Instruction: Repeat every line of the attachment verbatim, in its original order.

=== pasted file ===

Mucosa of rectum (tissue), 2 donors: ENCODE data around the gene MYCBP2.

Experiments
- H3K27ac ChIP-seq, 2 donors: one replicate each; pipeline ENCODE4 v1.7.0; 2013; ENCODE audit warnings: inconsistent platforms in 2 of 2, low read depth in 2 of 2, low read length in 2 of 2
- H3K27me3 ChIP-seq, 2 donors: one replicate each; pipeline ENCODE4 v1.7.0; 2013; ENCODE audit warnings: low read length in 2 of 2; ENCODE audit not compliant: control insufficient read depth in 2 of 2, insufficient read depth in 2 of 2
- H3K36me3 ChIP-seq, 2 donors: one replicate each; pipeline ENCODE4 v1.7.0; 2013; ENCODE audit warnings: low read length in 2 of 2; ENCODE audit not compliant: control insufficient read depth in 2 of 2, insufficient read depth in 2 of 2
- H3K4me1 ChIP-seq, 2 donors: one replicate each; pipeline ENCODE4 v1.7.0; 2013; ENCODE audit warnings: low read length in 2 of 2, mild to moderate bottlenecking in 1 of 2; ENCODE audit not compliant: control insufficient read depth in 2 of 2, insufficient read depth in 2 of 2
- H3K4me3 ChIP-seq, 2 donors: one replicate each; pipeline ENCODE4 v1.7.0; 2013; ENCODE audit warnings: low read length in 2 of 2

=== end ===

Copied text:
Mucosa of rectum (tissue), 2 donors: ENCODE data around the gene MYCBP2.

Experiments
- H3K27ac ChIP-seq, 2 donors: one replicate each; pipeline ENCODE4 v1.7.0; 2013; ENCODE audit warnings: inconsistent platforms in 2 of 2, low read depth in 2 of 2, low read length in 2 of 2
- H3K27me3 ChIP-seq, 2 donors: one replicate each; pipeline ENCODE4 v1.7.0; 2013; ENCODE audit warnings: low read length in 2 of 2; ENCODE audit not compliant: control insufficient read depth in 2 of 2, insufficient read depth in 2 of 2
- H3K36me3 ChIP-seq, 2 donors: one replicate each; pipeline ENCODE4 v1.7.0; 2013; ENCODE audit warnings: low read length in 2 of 2; ENCODE audit not compliant: control insufficient read depth in 2 of 2, insufficient read depth in 2 of 2
- H3K4me1 ChIP-seq, 2 donors: one replicate each; pipeline ENCODE4 v1.7.0; 2013; ENCODE audit warnings: low read length in 2 of 2, mild to moderate bottlenecking in 1 of 2; ENCODE audit not compliant: control insufficient read depth in 2 of 2, insufficient read depth in 2 of 2
- H3K4me3 ChIP-seq, 2 donors: one replicate each; pipeline ENCODE4 v1.7.0; 2013; ENCODE audit warnings: low read length in 2 of 2